GOP’s rejection of higher tax rates an obstacle to debt deal
By Paul Kane and David A. Fahrenthold,
The new conciliatory tone among House Republican leaders this week will soon have to confront an old Washington reality: the GOP’s deep opposition to higher tax rates.
As they begin bipartisan talks on a broad debt deal, White House and congressional leaders face a group of skeptical rank-and-file Republicans in the House who don’t view Tuesday’s Democratic victories as a reason to retreat on taxes.
“The president may think that he’s got a mandate, but so do we. The president may have won a second term, but I won a third term,” Rep. Jason Chaffetz (R-Utah) said Wednesday.
Somewhat chastened by Tuesday’s defeats in the presidential and Senate races, House Republicans said they are willing to work with President Obama on a deal that would include more tax revenue.
But they continue to oppose any deal that would involve higher tax rates.
At the core of the negotiations will be how to increase revenue without raising rates.
Obama and Senate Democrats campaigned on reaching a debt deal that includes raising taxes on the top 2 percent of earners.
But many members of the House GOP caucus have made clear to Speaker John A. Boehner (R-Ohio) that any deal that includes higher individual tax rates would be doomed in the House, where the Republican conference returns with a slimmer but still robust majority next year.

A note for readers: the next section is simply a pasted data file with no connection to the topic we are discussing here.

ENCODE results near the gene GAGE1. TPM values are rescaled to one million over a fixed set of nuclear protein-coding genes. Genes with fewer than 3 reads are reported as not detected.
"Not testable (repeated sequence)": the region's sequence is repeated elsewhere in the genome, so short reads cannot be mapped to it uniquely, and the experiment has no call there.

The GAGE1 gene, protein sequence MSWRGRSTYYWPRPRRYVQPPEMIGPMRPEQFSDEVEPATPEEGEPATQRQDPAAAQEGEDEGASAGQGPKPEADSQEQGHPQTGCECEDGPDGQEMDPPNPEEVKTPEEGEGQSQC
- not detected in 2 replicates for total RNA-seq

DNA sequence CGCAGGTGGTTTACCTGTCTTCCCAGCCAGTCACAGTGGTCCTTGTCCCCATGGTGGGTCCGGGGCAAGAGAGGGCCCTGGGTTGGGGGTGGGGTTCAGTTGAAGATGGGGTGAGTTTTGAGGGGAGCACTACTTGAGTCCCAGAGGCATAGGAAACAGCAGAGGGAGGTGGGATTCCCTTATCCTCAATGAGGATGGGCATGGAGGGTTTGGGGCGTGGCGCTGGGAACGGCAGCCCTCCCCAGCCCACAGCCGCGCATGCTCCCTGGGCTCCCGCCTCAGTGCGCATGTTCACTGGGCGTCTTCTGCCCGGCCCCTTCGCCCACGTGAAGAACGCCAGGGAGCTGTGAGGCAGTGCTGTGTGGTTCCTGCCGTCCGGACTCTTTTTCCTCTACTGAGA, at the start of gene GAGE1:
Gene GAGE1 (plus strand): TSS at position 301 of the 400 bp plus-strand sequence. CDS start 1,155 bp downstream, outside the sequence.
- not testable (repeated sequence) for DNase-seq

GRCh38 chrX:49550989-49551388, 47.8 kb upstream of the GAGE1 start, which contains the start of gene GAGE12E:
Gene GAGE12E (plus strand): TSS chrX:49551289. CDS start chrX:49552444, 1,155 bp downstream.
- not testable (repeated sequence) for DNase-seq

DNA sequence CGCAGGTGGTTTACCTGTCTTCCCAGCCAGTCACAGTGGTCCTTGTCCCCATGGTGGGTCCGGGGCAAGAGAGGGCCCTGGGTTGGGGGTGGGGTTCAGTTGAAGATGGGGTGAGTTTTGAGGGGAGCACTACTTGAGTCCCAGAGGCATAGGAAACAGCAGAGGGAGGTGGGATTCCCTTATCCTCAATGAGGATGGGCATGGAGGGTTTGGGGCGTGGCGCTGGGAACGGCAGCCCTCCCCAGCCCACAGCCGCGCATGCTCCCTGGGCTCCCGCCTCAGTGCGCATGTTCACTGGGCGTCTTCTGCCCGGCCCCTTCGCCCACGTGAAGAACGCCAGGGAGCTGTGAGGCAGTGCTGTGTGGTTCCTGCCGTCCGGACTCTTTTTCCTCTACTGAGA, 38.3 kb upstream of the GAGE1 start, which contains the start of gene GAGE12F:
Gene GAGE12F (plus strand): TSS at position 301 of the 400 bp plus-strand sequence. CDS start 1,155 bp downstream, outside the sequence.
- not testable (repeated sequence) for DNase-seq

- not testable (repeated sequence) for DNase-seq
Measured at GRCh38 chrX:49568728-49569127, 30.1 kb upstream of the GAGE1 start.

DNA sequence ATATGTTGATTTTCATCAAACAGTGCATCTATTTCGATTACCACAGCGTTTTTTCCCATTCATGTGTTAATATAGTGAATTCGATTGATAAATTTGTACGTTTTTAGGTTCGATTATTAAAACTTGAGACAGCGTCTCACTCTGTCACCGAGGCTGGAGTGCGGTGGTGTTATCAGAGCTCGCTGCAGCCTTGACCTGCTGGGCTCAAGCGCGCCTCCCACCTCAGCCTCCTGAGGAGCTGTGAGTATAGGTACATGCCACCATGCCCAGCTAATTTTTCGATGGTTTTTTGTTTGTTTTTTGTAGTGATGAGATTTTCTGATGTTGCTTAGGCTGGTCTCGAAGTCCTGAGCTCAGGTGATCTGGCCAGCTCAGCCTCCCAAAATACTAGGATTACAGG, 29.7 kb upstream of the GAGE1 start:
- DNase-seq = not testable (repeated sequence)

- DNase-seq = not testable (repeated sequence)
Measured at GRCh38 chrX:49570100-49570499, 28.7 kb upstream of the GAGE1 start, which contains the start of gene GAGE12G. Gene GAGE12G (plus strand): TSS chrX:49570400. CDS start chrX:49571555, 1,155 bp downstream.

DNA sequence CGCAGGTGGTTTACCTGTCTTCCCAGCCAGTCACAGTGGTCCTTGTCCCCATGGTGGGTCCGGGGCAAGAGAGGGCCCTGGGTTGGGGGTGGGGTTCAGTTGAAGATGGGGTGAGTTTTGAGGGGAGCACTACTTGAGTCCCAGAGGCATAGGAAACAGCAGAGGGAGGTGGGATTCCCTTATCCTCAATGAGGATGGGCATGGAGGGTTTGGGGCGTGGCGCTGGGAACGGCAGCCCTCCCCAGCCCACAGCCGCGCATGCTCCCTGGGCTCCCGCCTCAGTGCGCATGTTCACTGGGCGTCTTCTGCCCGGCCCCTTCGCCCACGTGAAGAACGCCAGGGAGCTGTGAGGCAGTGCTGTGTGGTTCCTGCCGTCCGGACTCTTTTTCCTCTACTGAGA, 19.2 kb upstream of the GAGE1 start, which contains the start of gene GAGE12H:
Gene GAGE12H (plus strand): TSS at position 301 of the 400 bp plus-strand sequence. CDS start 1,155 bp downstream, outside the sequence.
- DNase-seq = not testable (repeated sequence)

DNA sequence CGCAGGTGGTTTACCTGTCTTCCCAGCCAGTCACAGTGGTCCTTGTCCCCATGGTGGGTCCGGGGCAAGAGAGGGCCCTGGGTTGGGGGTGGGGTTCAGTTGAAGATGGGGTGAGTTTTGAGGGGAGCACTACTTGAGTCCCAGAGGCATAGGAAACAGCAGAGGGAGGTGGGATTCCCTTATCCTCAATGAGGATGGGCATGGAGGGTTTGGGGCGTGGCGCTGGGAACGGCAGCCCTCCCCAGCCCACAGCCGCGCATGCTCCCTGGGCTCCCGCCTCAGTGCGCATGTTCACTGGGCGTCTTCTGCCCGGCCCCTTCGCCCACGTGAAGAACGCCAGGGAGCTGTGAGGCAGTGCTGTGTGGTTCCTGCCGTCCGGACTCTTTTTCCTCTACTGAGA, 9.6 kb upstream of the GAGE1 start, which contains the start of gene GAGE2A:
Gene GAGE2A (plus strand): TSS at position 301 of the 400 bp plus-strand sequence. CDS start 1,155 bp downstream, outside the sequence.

“Raising tax rates is unacceptable. And frankly, it couldn’t even pass the House,” Boehner said Wednesday in an interview on ABC’s “World News With Diane Sawyer.”
Additionally, Republicans demand that any deal — with a target of $4 trillion in savings over 10 years — include steep savings drawn from reforming all entitlements. The Democratic counteroffer is a refusal to discuss any changes to Social Security.
Crafting a package that can gain congressional approval is critical to avoiding the “fiscal cliff” — $700 billion in automatic tax hikes and spending cuts set to kick in after Jan. 1.
The highest hurdle to reaching such a deal may be convincing enough House Republicans, many of whom were swept into power two years ago on the tea party wave, to go along with a compromise that breaks their campaign pledges never to raise taxes.
In secretive talks in July 2011, Obama and Boehner came close to a “grand bargain” that would have included $800 billion in new tax revenue in exchange for entitlement reforms. Some Democrats opposed provisions of that deal, particularly a change in the annual increase in Social Security benefits. But they also had deep concerns about whether there would have been enough GOP votes to support the deal so soon after the 2010 midterm elections.
When Obama demanded more taxes, Boehner backed out of the talks and the issue was never tested among House Republicans — almost all of whom had vowed to never support any tax increase.
A new test may come before New Year’s Day, and in the aftermath of Tuesday’s results the landscape may be somewhat altered.
Few House Republicans have expressed any enthusiasm for the daredevil confrontations of 2011.